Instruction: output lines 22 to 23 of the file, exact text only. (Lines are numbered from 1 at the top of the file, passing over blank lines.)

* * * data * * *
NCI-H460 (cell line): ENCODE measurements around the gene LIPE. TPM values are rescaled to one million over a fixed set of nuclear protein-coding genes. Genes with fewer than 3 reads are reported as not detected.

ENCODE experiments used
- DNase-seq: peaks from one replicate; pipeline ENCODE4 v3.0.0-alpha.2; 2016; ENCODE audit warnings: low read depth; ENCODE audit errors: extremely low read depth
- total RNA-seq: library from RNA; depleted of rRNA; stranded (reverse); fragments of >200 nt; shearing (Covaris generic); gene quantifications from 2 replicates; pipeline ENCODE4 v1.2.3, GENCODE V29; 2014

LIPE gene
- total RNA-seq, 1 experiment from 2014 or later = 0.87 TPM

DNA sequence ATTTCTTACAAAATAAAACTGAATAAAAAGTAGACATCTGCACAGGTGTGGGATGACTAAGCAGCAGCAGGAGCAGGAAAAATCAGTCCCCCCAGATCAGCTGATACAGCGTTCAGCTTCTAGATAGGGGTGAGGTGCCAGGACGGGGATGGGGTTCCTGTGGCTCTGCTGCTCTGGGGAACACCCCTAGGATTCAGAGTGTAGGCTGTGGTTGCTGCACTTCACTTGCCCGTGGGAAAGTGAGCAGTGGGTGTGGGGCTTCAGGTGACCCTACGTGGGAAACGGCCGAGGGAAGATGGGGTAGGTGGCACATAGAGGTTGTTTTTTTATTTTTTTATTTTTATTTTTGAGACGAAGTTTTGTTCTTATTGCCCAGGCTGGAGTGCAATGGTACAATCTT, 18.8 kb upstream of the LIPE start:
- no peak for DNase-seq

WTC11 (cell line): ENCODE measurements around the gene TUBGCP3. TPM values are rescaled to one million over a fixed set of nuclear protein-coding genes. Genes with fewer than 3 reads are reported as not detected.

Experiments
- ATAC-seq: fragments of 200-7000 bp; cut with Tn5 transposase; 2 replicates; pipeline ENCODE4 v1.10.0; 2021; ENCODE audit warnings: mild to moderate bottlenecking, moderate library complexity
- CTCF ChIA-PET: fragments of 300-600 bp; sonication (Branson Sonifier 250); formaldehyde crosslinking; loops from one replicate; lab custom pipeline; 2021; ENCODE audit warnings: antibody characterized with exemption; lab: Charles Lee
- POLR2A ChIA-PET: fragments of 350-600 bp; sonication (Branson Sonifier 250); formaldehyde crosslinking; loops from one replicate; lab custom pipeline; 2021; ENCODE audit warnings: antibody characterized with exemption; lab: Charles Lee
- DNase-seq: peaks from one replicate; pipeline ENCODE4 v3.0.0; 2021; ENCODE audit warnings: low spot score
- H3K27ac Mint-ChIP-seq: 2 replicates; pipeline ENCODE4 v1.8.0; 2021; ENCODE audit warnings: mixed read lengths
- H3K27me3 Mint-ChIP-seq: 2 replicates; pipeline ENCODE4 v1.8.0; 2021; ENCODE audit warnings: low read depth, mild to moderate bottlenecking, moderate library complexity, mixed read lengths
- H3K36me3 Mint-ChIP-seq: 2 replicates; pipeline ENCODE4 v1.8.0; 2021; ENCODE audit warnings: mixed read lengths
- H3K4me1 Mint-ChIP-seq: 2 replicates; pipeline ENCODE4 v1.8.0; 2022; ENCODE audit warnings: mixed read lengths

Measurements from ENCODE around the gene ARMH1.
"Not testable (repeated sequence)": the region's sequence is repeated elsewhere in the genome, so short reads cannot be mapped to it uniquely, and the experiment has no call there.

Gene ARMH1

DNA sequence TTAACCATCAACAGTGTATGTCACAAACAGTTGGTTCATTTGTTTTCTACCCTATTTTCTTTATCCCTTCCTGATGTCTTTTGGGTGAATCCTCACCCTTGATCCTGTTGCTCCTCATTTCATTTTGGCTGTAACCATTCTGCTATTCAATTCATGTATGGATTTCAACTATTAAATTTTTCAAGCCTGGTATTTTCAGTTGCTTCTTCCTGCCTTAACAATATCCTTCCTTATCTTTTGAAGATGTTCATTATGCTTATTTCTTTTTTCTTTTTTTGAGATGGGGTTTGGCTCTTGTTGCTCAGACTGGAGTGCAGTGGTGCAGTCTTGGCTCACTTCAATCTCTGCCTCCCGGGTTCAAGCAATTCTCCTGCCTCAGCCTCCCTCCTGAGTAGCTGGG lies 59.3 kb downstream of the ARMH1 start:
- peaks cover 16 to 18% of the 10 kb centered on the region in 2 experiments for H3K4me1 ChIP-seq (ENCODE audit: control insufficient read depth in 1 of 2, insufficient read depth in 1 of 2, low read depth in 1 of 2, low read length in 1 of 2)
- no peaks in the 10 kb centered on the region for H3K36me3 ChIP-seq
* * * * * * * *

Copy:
DNA sequence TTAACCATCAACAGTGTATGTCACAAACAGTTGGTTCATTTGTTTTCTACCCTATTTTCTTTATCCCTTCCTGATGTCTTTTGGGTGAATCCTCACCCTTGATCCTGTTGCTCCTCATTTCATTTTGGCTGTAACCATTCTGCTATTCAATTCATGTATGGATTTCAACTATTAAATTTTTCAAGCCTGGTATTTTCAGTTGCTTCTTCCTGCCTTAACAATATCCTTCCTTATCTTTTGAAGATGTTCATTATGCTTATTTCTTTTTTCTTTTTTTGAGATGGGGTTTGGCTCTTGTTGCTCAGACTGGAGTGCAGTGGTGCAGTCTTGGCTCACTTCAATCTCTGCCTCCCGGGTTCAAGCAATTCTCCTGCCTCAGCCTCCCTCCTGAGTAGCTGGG lies 59.3 kb downstream of the ARMH1 start:
- peaks cover 16 to 18% of the 10 kb centered on the region in 2 experiments for H3K4me1 ChIP-seq (ENCODE audit: control insufficient read depth in 1 of 2, insufficient read depth in 1 of 2, low read depth in 1 of 2, low read length in 1 of 2)